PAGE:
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Sig Sauer P220r

Discussion in 'Handguns: Autoloaders' started by reset22, Oct 18, 2010.

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  1. reset22

    reset22 Member

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    Hello! I bought a Sig P220 a few weeks ago and it took me this long to ask what I or the weapon could possibly be doing wrong. I initially fired it after the horrific ten day waiting period in California (luckily I've moved back to Texas since then) and my round's point of impact was low and left. I made the proper sight adjustments and found, to my dismay, that the point of impact hadn't changed at all despite the fact my point of aim had. I had thought it was human error initially, but I own two other pistols and I don't seem to have a problem putting the rounds where I want them. So, thus it is I bring my problem to the forums where I hope I can gain some insight to the problem. Thank you in advance. :)
     
  2. docnyt

    docnyt Member

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    How did you adjust the sights specifically? A laser bore sighting device might help.
     
  3. reset22

    reset22 Member

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    Actually, I've adjusted the sights three times. The first time I moved them with a brass hammer and it didn't do the trick. Second time I took it to a shop and they adjusted it while using a boresighting system. Still didn't work out so I took it back to the same guys and they drifted it even further. Still same point of impact. I find that the strangest thing, adjusting the sights should have definitely moved the point of impact. I'm baffled.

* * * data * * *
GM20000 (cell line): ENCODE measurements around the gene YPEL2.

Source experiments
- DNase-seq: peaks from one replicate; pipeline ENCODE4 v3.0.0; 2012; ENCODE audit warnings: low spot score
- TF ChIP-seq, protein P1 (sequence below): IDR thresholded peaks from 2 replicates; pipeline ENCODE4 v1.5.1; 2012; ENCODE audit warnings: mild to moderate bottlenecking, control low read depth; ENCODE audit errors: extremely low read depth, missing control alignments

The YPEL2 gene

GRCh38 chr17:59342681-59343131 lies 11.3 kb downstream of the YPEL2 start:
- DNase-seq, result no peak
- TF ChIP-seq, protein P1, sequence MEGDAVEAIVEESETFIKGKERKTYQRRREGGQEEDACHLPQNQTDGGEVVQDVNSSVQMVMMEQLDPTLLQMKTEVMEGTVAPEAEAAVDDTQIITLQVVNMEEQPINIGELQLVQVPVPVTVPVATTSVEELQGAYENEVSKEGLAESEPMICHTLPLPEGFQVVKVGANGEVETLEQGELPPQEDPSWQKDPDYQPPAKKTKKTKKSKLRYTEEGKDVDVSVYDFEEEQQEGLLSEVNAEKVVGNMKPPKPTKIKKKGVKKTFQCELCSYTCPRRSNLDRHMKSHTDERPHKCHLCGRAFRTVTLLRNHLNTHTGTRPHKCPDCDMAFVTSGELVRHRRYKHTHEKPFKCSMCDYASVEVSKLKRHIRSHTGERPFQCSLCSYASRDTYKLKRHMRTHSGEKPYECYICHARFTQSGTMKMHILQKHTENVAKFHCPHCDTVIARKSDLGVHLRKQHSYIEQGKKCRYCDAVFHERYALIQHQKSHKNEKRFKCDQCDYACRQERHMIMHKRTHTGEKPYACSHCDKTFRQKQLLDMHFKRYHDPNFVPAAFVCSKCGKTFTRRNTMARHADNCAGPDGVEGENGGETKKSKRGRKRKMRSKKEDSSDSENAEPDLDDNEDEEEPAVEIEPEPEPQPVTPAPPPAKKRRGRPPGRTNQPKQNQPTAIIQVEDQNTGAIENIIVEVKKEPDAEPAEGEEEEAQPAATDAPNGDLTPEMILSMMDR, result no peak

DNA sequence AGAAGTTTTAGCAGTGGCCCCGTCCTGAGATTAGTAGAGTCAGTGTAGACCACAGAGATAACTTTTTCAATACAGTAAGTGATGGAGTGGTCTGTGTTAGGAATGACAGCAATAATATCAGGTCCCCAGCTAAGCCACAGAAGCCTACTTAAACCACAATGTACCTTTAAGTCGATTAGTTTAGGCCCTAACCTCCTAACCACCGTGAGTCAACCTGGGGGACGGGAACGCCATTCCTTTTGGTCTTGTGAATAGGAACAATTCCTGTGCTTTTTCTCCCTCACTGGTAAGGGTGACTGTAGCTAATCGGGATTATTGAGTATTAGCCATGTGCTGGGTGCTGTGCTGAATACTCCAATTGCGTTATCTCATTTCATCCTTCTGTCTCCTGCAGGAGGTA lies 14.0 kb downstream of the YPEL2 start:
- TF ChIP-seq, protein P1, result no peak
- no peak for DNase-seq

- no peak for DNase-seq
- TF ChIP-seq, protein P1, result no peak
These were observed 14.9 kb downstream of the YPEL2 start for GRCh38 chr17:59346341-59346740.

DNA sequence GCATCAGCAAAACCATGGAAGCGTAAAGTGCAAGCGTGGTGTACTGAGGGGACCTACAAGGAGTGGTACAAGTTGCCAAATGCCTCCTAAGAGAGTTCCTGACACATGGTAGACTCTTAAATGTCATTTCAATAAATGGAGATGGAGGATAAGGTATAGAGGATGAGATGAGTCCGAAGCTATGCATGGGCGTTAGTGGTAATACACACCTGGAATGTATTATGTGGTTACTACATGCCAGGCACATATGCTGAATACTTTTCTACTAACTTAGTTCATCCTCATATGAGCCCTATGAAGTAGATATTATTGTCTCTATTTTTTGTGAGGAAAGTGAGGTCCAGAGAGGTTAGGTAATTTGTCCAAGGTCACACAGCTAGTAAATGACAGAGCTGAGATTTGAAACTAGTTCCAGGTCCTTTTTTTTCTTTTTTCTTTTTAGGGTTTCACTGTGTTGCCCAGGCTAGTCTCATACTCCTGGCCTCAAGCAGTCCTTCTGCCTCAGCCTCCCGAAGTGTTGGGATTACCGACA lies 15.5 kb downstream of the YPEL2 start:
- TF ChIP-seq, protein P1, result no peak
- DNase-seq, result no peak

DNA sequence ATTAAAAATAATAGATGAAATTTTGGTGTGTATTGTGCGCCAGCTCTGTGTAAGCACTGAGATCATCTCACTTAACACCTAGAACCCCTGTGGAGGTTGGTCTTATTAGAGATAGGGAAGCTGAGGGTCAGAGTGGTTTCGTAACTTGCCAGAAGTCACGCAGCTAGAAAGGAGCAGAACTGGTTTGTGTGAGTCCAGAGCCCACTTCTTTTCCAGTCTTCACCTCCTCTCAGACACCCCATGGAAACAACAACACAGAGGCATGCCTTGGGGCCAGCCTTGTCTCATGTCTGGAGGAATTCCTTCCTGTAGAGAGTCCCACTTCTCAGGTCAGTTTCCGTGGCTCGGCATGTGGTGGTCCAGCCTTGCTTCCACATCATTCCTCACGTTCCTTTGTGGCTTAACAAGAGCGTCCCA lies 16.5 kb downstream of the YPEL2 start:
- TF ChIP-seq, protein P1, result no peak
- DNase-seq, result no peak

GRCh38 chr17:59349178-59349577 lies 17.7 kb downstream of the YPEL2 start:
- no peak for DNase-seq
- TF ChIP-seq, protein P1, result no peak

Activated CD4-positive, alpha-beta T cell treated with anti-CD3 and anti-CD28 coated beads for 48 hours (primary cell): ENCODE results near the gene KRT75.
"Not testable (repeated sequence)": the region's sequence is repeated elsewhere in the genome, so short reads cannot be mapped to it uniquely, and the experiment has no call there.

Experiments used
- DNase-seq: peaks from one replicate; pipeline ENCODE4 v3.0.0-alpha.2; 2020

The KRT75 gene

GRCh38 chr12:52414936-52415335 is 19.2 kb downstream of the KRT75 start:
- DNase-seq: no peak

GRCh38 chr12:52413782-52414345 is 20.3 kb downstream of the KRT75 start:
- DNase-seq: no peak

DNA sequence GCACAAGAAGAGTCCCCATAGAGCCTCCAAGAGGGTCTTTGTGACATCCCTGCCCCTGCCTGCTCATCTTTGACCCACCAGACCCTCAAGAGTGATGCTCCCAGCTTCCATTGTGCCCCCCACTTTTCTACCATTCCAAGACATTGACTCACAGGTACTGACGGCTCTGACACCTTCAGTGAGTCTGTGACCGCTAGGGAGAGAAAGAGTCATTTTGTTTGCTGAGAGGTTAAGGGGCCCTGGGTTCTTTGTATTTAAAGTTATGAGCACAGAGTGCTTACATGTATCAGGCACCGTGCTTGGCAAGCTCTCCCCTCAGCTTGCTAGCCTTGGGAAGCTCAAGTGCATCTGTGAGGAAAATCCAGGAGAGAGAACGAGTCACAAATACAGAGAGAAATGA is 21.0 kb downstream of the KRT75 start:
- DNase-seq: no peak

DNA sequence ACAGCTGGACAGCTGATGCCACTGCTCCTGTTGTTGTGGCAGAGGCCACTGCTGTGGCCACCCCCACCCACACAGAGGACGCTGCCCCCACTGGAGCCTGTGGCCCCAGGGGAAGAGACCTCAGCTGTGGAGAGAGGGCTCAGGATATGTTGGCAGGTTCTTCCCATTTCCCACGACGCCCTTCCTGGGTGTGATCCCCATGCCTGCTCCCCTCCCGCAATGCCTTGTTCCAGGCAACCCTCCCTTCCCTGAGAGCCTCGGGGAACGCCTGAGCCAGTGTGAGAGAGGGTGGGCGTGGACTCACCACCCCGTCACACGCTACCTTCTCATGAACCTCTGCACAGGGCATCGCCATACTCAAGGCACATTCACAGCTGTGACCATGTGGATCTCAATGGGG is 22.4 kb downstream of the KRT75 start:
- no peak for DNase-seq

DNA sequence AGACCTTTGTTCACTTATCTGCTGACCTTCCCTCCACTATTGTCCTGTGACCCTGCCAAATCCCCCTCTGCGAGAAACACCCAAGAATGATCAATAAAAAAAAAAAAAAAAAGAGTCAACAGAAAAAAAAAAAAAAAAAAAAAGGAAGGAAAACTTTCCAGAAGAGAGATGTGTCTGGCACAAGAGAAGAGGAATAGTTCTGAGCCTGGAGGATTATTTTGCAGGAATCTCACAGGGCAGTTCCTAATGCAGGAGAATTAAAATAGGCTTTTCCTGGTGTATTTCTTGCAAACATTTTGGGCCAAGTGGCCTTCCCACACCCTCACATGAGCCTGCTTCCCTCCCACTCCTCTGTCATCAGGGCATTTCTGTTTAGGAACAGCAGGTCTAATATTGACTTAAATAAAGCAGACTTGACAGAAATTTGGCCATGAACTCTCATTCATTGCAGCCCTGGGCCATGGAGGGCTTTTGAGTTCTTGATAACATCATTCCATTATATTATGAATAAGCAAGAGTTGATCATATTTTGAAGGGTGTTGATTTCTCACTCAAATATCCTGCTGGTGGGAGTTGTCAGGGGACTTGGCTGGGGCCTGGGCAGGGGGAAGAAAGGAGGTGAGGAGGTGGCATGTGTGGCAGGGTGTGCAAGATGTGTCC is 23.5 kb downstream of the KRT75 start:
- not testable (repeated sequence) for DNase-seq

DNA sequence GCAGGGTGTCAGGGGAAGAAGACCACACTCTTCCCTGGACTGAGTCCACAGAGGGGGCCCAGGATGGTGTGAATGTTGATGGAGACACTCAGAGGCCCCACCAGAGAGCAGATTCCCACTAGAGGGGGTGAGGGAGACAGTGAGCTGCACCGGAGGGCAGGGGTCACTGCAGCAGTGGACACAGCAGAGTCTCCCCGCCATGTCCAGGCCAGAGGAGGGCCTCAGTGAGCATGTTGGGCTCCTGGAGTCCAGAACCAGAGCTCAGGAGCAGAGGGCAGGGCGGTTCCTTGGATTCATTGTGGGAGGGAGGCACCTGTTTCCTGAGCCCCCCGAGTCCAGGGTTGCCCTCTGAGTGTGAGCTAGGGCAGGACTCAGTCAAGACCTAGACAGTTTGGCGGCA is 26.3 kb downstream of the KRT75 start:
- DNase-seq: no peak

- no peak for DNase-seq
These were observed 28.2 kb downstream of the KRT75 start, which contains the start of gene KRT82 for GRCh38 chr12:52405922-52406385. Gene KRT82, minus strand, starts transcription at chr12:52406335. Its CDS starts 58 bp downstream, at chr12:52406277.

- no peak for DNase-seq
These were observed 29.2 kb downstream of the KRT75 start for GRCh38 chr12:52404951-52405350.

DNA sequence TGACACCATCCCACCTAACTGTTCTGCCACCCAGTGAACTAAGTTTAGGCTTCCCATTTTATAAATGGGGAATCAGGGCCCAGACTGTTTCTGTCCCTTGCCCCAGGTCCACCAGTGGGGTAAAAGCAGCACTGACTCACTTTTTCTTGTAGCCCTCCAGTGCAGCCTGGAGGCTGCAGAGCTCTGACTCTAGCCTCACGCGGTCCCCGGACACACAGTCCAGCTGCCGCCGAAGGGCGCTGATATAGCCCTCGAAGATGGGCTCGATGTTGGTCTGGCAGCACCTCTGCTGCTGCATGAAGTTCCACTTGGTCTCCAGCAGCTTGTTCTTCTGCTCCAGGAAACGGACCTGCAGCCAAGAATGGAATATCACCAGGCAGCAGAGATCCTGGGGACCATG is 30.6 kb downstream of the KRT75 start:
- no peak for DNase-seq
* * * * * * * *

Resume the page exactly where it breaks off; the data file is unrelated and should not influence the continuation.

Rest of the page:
4. Steve in PA

    Steve in PA Member

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    Have you ever shot a .45acp pistol before? Just because you can shoot a different handgun better, doesn't mean you can shoot a .45acp as good.

    Low/left for a right hand shooter is a common sign from jerking the trigger.
     
  5. Johngoboom

    Johngoboom Member

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    That's what I'm thinking. Your healing the gun down. Have you tried shooting it from bench rested position to eliminate human error???
     
  6. bartman06

    bartman06 Member

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    You might be clenching your hand when you squeeze the trigger and that will throw your rounds that direction. It usually isn't your sights. You might be doing what i do, and that is you pull back to 75 percent of the trigger pull then instead of going to 76 on up you jump to 100 percent. This will also throw your rounds off. Spend more time dry firing ti get your hands and trigger control down and then your shots should creep back up.

    Good luck.
     
  7. 9mmepiphany

    9mmepiphany Moderator

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    How tight a group are you shooting and at what distance?

    A good rule of thumb to follow before you start adjusting your sights, is that your group should be smaller than the amount you'd like to move your group
     
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